STOCKS MARCH HIGHER — AP’s Marley Jay: “U.S. stocks jumped Thursday as China and the U.S. said they will hold their first trade discussions in months, a potential sign of progress toward ending their trade war. China will send a trade envoy to Washington later this month in a new attempt to end the trade dispute before it causes major damage to the global economy. The two sides haven’t talked since early June. Energy and metals prices and shares of industrial companies turned higher.

“Walmart soared after reporting its strongest growth in sales in more than a decade. Other companies that make and sell basic necessities also rose. … Other retailers and consumer goods companies also edged higher. Target added 1.7 percent to $82.07 and Procter & Gamble rose 1.7 percent to $83.69 while McDonald’s climbed 1.2 percent to $161.73. Banks rallied as interest rates increased. Bond prices turned lower again. The yield on the 10-year Treasury note rose to 2.87 percent from 2.85 percent.” Read more.

COULD TURKEY COME OUT STRONGER THAN EVER? — Reuters: “Turkish Finance Minister Berat Albayrak hosted a conference call with global investors on Thursday in a bid to reassure them that policymakers are able to tackle the worst currency crisis the country has suffered since 2001.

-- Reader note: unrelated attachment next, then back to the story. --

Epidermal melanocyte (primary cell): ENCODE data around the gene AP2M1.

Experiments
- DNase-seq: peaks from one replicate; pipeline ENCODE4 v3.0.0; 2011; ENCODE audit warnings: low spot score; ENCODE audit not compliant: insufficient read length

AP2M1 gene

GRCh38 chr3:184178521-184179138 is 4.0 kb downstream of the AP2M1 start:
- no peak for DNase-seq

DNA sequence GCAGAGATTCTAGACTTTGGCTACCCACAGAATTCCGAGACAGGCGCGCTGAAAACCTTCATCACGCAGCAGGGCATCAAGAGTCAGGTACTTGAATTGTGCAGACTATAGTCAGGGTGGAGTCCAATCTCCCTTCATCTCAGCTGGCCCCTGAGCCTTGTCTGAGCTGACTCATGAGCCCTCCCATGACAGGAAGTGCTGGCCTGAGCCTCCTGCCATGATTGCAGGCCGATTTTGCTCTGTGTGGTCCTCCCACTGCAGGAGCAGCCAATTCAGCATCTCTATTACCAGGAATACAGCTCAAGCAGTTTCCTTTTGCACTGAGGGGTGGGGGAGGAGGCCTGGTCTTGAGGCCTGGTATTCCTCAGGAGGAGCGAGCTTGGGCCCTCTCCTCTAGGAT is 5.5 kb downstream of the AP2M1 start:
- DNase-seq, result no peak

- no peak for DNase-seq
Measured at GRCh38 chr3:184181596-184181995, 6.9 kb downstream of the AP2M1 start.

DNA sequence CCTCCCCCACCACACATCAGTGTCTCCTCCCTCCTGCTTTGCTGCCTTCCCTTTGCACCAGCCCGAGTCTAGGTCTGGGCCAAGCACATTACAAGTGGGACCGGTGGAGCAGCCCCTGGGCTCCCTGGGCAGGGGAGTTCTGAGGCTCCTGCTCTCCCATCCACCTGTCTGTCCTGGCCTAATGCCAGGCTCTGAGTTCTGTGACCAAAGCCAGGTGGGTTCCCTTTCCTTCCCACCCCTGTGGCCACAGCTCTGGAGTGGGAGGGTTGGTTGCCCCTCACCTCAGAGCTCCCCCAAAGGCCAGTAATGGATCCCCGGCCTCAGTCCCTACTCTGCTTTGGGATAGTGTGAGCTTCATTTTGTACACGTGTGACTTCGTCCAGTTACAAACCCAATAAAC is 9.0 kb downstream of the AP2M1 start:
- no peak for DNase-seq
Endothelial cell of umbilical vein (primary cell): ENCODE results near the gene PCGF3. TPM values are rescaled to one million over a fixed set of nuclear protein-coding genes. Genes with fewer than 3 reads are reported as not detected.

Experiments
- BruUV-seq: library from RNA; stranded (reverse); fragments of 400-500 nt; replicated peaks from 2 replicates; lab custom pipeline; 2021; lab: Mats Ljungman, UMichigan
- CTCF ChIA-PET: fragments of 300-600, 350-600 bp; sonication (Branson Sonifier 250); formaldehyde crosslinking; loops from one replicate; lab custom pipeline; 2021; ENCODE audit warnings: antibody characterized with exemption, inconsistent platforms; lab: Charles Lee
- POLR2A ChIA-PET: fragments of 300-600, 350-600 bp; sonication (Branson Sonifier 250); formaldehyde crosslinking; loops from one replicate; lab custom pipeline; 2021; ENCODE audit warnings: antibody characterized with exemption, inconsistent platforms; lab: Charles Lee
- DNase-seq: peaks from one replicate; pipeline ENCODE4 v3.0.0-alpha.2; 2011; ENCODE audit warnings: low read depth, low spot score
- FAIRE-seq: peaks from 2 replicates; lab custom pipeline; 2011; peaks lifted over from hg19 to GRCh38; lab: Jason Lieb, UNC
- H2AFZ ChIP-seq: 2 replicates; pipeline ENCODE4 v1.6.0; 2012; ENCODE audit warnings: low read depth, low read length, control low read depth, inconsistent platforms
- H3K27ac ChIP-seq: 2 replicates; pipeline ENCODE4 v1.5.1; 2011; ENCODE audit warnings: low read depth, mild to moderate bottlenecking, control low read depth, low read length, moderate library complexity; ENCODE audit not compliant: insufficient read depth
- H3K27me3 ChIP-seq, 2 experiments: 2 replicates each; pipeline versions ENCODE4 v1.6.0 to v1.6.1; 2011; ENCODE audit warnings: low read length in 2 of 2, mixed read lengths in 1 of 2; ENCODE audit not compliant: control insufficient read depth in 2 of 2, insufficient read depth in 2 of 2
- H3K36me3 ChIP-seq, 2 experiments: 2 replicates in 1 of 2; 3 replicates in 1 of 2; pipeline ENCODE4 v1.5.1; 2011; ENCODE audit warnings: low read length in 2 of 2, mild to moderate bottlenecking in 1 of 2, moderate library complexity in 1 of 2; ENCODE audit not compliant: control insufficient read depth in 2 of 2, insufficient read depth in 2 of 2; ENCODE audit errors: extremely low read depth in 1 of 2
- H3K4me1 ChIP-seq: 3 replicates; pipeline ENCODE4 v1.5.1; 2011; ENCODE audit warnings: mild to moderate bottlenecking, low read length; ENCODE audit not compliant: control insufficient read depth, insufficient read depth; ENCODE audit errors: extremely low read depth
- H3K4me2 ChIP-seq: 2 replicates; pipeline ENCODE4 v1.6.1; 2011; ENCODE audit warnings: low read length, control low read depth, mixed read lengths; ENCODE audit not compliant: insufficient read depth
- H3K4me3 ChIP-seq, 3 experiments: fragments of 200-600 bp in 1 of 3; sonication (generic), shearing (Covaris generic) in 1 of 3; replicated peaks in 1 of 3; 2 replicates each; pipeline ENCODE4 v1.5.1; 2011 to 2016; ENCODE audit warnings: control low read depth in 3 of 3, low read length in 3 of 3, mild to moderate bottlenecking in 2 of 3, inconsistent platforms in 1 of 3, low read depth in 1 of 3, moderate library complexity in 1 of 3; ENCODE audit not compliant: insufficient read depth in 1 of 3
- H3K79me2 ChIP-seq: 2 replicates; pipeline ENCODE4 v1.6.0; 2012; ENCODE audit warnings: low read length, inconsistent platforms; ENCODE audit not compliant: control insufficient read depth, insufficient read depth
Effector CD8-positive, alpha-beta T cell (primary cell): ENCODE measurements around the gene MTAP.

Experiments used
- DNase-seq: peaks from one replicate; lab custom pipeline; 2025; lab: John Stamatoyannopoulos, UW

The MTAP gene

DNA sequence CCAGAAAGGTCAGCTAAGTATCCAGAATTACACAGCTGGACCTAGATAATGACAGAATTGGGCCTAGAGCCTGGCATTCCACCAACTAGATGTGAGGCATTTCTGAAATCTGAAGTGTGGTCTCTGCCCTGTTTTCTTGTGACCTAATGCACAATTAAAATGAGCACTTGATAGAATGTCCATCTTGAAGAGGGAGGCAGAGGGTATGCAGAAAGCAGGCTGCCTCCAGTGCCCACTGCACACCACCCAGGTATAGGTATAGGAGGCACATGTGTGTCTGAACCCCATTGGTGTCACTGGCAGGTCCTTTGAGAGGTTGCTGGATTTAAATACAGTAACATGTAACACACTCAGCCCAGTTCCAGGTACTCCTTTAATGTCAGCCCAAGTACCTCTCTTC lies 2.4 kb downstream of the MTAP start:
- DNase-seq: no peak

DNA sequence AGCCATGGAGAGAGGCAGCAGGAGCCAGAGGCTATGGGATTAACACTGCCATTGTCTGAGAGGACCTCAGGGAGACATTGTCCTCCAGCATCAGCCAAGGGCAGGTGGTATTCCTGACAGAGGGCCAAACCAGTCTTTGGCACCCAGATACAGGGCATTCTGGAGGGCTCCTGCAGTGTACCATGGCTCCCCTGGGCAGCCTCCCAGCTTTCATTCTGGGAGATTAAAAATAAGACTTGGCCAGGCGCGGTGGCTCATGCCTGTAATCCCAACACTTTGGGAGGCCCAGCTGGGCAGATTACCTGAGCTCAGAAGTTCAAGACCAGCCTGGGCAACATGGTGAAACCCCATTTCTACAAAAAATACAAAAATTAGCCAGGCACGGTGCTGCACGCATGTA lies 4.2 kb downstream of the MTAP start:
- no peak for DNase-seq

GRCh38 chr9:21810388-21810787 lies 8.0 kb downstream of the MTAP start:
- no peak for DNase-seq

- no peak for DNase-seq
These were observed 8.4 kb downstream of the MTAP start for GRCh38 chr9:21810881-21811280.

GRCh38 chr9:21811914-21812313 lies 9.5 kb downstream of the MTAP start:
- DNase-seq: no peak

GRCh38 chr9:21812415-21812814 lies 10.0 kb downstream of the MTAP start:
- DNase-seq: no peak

“Some 3,000 investors and economists had registered for the call. [Here] are reactions from fund managers and analysts who listened to the call. ‘He was very orthodox in what he said, he said all the right things, but it’s one thing saying them and another thing doing them,’ said Sailesh Lad, AXA Investment Managers.” Read more.

LIRA UNDER PRESSURE — FT’s Laura Pitel, Andrew England, Jonathan Wheatley and Roger Blitz: “The Turkish lira came under fresh pressure on Thursday as the U.S. warned that new sanctions would be imposed on Turkey if a detained American evangelical pastor was not released.

“The embattled currency had been steadily strengthening in recent days after steps to clamp down on short selling and reassurances from the government that it would not impose capital controls.” Read more.

WHY YUAN FALL HASN’T STOPPED STOCKS — WSJ’s James Mackintosh: “Three years ago, a drop of less than 3 percent in the yuan against the dollar was enough to create panic among investors world-wide. The S&P 500 fell more than 10 percent within a few days, the usual definition of a correction, and global stocks plummeted. The plunge was repeated at the end of 2015, with the same effect. Yet this year, a far bigger drop in the Chinese currency has been all but ignored by U.S. stocks.